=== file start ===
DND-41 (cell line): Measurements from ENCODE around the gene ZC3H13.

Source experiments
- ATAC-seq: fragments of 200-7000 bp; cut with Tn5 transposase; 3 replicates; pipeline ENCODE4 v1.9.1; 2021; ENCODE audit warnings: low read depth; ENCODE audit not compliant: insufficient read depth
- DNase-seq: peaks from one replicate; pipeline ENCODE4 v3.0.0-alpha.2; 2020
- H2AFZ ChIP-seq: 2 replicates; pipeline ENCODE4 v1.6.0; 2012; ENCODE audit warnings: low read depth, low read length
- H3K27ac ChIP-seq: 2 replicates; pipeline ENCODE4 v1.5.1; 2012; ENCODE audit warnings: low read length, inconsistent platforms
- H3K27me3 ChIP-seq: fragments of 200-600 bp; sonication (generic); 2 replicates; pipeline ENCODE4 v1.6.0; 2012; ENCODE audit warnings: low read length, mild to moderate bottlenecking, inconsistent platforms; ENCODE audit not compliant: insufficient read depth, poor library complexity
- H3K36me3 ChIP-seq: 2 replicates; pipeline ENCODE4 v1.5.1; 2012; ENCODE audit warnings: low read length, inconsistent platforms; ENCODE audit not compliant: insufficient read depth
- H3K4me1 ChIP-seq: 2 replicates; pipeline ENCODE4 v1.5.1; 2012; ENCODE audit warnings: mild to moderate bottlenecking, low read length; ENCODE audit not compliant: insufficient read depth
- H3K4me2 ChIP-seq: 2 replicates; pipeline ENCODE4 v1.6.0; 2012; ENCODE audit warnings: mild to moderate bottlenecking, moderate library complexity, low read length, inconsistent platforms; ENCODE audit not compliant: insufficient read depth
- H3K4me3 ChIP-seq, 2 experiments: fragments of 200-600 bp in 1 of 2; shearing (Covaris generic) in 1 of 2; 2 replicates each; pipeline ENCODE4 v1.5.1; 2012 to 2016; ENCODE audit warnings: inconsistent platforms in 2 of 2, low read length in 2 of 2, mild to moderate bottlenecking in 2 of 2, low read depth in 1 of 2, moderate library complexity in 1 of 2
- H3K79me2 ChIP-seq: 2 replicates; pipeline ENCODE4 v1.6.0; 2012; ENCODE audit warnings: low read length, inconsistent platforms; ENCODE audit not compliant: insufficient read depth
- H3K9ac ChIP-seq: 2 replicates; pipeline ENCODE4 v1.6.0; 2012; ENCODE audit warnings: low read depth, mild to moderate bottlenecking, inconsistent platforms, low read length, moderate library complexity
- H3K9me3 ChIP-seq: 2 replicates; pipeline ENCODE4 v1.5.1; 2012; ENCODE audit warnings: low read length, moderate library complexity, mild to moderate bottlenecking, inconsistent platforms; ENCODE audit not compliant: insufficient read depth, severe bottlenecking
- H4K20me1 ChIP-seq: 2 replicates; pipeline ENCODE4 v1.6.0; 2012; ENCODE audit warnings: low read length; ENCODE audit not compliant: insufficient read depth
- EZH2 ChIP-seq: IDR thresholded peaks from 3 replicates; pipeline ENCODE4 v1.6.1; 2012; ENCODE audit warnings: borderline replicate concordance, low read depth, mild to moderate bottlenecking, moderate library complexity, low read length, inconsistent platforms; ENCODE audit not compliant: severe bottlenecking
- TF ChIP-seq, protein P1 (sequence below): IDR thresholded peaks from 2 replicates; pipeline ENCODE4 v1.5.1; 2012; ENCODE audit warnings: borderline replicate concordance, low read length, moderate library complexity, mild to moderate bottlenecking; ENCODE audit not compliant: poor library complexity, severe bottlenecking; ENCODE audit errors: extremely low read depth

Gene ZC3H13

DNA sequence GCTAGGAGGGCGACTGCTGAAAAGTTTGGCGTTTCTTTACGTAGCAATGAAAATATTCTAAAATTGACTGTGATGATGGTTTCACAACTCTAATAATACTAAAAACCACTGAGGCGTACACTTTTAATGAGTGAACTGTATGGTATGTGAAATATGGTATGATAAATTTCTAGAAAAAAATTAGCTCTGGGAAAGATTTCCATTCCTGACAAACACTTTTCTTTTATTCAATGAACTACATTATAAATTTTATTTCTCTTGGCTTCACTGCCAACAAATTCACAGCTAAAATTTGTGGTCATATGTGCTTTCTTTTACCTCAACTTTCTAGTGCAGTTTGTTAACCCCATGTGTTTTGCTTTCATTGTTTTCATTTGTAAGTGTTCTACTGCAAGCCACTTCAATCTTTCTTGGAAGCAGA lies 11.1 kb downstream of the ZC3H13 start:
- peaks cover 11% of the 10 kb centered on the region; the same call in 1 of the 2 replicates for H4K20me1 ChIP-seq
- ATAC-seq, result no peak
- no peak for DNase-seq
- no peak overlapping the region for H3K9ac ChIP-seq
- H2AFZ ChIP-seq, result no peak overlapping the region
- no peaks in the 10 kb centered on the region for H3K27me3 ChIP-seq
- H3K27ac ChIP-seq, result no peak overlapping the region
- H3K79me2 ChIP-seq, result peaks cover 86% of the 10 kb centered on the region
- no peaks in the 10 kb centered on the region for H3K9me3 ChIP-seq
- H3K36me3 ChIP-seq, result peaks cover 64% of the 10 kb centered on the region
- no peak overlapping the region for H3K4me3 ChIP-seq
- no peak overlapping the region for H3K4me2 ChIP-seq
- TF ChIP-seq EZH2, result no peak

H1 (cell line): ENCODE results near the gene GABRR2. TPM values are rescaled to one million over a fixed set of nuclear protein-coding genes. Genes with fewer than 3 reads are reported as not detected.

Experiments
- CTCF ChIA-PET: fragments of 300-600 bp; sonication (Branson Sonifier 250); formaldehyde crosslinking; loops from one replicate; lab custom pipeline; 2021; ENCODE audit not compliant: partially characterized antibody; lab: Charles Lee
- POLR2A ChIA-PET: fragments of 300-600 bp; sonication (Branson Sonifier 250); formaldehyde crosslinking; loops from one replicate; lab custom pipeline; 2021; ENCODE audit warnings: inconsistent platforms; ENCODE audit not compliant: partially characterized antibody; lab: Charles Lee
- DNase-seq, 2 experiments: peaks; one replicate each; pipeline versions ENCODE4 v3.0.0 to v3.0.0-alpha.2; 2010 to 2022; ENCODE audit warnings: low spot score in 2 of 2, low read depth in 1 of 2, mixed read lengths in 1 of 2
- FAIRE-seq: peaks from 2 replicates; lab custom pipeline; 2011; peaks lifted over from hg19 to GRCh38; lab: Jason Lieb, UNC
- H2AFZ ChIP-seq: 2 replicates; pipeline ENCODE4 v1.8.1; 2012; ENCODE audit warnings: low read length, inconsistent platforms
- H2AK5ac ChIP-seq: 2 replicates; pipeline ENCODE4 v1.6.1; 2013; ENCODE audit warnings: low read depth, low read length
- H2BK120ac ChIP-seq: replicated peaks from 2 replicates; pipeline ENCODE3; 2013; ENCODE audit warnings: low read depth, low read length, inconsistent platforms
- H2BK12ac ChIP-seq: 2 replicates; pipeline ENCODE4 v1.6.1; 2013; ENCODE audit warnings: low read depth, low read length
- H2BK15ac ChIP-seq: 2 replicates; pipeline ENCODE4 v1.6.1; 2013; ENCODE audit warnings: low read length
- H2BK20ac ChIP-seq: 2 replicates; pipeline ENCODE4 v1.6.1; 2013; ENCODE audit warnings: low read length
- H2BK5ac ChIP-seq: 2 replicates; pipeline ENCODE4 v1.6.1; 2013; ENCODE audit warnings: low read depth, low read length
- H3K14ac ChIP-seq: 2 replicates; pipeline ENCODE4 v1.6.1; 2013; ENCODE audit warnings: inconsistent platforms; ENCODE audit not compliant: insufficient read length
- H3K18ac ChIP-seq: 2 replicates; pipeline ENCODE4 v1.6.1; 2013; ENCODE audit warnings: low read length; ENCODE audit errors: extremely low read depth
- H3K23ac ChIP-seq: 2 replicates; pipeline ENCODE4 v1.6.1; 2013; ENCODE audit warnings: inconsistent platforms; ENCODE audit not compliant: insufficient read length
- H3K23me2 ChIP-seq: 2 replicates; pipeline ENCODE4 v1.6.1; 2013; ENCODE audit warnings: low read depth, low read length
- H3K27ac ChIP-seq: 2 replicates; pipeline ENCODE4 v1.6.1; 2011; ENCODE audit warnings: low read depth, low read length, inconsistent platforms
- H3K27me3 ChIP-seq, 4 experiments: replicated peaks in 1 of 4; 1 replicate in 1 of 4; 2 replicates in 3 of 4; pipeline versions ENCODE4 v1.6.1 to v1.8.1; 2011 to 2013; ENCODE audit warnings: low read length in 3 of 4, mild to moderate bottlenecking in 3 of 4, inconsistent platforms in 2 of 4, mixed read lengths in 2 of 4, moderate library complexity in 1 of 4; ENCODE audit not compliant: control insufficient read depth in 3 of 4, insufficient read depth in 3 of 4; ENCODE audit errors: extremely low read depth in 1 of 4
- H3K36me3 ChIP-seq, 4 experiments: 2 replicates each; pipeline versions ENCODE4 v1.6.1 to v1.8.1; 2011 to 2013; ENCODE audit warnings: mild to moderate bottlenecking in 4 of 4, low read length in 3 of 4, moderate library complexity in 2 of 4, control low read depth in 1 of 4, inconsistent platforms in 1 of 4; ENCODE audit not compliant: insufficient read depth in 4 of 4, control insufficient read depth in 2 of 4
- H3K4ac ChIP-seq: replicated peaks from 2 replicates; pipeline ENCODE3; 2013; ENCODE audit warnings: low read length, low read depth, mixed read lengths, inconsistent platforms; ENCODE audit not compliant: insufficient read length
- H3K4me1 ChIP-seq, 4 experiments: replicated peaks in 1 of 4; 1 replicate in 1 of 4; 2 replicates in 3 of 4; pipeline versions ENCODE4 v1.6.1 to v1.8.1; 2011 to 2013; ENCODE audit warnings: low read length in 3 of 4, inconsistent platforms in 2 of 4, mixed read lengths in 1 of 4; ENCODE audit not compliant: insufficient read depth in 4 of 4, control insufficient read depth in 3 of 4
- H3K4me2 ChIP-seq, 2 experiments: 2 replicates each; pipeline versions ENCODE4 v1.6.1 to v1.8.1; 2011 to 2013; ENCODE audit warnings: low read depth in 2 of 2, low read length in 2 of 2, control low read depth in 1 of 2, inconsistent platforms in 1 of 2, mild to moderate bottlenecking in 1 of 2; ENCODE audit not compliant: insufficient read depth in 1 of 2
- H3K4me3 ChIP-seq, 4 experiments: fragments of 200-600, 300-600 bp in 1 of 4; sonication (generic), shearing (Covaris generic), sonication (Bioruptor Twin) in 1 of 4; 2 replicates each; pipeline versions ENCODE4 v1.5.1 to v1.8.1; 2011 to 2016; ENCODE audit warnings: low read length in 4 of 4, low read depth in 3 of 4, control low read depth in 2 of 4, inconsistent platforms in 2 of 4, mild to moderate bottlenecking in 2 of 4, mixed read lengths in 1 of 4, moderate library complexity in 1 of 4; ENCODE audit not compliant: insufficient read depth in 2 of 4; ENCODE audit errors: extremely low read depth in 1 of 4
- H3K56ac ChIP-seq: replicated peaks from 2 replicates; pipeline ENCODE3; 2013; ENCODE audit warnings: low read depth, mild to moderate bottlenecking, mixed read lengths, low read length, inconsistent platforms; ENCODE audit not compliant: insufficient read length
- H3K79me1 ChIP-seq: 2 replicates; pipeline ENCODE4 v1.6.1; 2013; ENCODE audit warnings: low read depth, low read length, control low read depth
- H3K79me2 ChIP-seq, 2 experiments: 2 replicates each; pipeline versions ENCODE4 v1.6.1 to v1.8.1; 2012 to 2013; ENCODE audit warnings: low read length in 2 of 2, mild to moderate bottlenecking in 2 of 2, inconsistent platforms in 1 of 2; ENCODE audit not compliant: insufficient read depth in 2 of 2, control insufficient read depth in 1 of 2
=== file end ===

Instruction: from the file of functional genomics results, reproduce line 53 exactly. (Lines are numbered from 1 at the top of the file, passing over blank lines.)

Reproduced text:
- H3K4ac ChIP-seq: replicated peaks from 2 replicates; pipeline ENCODE3; 2013; ENCODE audit warnings: low read length, low read depth, mixed read lengths, inconsistent platforms; ENCODE audit not compliant: insufficient read length